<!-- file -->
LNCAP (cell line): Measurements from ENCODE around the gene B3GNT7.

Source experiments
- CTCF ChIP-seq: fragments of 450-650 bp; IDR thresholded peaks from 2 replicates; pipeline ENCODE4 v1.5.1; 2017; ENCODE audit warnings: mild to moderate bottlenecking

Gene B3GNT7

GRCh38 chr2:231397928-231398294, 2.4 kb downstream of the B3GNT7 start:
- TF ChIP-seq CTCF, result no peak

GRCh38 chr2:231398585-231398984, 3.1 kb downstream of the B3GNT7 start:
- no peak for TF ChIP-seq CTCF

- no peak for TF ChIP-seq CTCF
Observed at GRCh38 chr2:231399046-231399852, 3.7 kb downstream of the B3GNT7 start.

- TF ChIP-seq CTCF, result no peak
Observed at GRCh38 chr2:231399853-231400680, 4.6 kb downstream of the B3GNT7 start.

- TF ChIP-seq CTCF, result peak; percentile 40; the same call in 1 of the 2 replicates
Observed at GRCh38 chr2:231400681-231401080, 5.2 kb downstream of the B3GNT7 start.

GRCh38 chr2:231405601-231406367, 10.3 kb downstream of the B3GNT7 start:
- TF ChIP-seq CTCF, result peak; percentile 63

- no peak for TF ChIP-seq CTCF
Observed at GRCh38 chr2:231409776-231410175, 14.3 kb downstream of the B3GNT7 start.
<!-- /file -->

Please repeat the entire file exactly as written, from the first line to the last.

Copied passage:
LNCAP (cell line): Measurements from ENCODE around the gene B3GNT7.

Source experiments
- CTCF ChIP-seq: fragments of 450-650 bp; IDR thresholded peaks from 2 replicates; pipeline ENCODE4 v1.5.1; 2017; ENCODE audit warnings: mild to moderate bottlenecking

Gene B3GNT7

GRCh38 chr2:231397928-231398294, 2.4 kb downstream of the B3GNT7 start:
- TF ChIP-seq CTCF, result no peak

GRCh38 chr2:231398585-231398984, 3.1 kb downstream of the B3GNT7 start:
- no peak for TF ChIP-seq CTCF

- no peak for TF ChIP-seq CTCF
Observed at GRCh38 chr2:231399046-231399852, 3.7 kb downstream of the B3GNT7 start.

- TF ChIP-seq CTCF, result no peak
Observed at GRCh38 chr2:231399853-231400680, 4.6 kb downstream of the B3GNT7 start.

- TF ChIP-seq CTCF, result peak; percentile 40; the same call in 1 of the 2 replicates
Observed at GRCh38 chr2:231400681-231401080, 5.2 kb downstream of the B3GNT7 start.

GRCh38 chr2:231405601-231406367, 10.3 kb downstream of the B3GNT7 start:
- TF ChIP-seq CTCF, result peak; percentile 63

- no peak for TF ChIP-seq CTCF
Observed at GRCh38 chr2:231409776-231410175, 14.3 kb downstream of the B3GNT7 start.